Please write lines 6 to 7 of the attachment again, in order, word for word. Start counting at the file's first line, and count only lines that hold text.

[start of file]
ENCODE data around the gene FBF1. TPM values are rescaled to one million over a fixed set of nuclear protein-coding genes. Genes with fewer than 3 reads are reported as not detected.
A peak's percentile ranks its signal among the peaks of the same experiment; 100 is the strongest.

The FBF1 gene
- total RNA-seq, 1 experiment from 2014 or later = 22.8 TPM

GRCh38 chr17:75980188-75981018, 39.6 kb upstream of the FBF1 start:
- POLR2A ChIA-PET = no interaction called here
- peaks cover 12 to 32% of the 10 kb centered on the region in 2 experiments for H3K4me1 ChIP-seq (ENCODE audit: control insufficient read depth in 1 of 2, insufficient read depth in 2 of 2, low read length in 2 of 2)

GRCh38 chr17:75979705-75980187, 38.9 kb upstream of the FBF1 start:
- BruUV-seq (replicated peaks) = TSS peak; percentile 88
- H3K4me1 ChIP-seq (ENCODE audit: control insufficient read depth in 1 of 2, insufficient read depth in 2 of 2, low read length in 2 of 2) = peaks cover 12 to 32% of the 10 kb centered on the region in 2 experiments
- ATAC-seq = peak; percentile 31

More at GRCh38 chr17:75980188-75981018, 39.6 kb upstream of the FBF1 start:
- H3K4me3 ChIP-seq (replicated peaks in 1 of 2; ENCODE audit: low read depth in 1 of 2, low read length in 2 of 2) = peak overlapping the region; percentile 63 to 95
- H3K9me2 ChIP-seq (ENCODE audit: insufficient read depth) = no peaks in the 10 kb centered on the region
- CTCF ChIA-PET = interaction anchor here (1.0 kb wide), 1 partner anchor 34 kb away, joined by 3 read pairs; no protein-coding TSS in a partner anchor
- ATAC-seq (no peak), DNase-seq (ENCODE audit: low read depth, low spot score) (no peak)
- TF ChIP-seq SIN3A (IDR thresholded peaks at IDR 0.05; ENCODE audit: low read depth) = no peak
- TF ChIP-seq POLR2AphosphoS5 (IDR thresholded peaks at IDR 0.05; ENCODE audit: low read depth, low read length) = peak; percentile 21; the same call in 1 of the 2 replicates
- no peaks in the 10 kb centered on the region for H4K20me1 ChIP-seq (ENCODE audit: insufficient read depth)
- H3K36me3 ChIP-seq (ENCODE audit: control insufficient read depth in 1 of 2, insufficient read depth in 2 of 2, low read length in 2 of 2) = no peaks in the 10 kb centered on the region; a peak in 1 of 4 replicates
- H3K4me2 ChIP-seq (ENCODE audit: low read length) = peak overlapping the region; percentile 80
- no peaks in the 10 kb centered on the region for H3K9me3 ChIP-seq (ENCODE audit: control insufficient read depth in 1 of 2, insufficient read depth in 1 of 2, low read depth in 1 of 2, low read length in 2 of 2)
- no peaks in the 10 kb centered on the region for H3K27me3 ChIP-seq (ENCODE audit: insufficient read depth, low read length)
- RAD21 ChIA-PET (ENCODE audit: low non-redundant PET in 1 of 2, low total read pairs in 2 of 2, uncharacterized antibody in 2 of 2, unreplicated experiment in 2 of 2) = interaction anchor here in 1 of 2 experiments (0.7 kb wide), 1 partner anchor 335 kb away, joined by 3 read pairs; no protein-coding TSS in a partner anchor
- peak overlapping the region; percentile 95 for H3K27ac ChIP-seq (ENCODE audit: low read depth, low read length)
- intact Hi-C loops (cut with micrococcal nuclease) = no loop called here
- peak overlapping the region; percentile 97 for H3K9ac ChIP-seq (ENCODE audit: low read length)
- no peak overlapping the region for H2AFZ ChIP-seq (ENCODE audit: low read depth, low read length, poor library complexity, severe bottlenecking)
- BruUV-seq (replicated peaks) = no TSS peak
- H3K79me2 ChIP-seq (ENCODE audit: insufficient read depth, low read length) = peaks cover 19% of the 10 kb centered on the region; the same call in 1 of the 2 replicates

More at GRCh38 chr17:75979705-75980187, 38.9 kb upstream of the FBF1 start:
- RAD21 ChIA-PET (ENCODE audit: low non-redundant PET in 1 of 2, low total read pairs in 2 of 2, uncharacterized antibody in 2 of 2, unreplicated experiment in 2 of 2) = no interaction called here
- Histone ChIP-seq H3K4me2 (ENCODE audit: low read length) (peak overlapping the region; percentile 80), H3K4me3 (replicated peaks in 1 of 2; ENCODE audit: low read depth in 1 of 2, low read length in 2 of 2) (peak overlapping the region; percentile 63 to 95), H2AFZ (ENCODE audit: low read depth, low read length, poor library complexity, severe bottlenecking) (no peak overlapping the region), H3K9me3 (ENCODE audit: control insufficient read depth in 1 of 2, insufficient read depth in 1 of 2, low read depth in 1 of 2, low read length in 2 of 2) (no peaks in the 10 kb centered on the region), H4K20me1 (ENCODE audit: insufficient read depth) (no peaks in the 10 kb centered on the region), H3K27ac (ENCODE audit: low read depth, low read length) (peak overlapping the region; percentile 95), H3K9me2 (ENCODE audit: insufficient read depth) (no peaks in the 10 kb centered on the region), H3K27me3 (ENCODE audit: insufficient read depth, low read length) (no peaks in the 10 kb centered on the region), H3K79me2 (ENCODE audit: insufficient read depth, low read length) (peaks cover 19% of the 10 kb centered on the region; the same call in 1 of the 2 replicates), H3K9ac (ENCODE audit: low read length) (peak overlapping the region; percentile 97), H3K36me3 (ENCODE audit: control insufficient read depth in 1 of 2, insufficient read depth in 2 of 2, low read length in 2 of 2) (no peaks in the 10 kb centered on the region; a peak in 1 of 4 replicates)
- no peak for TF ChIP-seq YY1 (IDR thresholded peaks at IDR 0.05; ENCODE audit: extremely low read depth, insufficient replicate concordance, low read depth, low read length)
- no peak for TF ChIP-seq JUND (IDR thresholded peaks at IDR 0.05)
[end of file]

- POLR2A ChIA-PET = no interaction called here
- peaks cover 12 to 32% of the 10 kb centered on the region in 2 experiments for H3K4me1 ChIP-seq (ENCODE audit: control insufficient read depth in 1 of 2, insufficient read depth in 2 of 2, low read length in 2 of 2)